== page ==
American studies program holds Bob Dylan essay contest

Oct. 27, 2016, 12:27 a.m.

Amid the controversy surrounding Bob Dylan’s selection as the 2016 Nobel Laureate in Literature, Stanford’s American studies program is giving students the chance to voice their opinions by sponsoring an essay contest on “the significance of Bob Dylan.”

Open to any Stanford student, undergraduate or graduate, the contest is running until Jan. 10, 2017. The winner will be awarded $500 as well as a copy of the book “Bob Dylan, The Lyrics: 1961-2012,” which honorable mentions will also receive.

According to Shelley Fisher Fishkin, professor and director of American studies, the opportunity to hear a variety of student perspectives on Bob Dylan and his impact on society is an exciting one. Fishkin’s decision to hold the contest occurred right after hearing that Dylan had won the prize.

“I was surprised to hear the news, but I was also really curious to hear what Stanford students had to say about it,” Fishkin said. “His impact on individuals and communities in both the U.S. and beyond is not something that we’re normally asked to think about, and I have great faith in the ability of Stanford students to come up with interesting things to say.”

Some students are looking forward to the array of possibilities that this contest opens up, as well as the chance to explore a topic not usually discussed within an academic setting.

“There are a lot of various routes that you could take; it depends on what lens you’re going to focus on,” Kyle Robinson ’18 said. “I think that having an essay contest on Bob Dylan is really cool, just because I think it’s interesting to take a huge component of pop culture and then relate that to a more literary or academic perspective.”

Fishkin’s intentions for creating the contest echo this sentiment of analyzing a “cultural phenomenon” outside the context of a class.

“I have been really, really pleased by the kinds of thinking and writing that Stanford students are capable of, and asking them to reflect on something that has not yet been a part of their academic menu is appealing to me,” she said.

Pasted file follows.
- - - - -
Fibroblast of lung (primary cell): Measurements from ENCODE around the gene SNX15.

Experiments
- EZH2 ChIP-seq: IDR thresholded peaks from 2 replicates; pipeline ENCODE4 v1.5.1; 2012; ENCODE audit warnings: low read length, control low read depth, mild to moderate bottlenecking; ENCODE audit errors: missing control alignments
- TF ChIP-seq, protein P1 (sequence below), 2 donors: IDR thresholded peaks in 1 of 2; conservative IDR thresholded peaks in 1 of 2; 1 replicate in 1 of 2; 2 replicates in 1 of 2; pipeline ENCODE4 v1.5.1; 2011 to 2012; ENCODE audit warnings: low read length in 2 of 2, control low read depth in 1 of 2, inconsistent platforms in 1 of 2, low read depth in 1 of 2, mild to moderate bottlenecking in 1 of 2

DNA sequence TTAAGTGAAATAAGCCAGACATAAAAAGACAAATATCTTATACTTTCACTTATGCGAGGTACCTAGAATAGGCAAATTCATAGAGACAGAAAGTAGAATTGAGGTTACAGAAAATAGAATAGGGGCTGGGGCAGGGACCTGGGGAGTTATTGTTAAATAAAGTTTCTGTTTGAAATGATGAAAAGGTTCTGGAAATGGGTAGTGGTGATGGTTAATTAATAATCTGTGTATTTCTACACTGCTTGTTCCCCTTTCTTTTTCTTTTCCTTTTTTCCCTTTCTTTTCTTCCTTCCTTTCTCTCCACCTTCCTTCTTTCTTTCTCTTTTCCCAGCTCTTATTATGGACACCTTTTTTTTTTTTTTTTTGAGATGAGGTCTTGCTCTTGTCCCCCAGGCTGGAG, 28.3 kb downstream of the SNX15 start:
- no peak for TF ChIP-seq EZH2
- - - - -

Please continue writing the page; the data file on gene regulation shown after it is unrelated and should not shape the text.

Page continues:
Contest judge and professor emeritus of American studies Richard Gillam, who incorporated Dylan’s music into an interdisciplinary seminar that he taught during his time at Stanford on the 1960s, hopes that students will enjoy this unorthodox intellectual experience.

“For me, hearing Dylan is to experience history brought alive, to find serious ideas seriously engaged,” he wrote to The Daily. “My hope, then, is that anyone choosing to write on Dylan will find the intellectual and personal payoff to be as rewarding as I have during my own years of engagement with his music.”

As for assessing the essays, the judges note that they are not looking for anything in particular. In fact, they welcome any potential opposition to the importance of Dylan’s work.

“In the end, and speaking only for myself, I think that the best or stand-out essay will likewise speak for itself – I will know it when I read it,” he wrote to The Daily.

Entries are to be no longer than 1,500 words and submitted by 5 p.m. on Jan. 10, 2017. The essays, as well as any questions, should be sent to rmeisels ‘at’


Contact Lisa Wang at lisaw20 ‘at’

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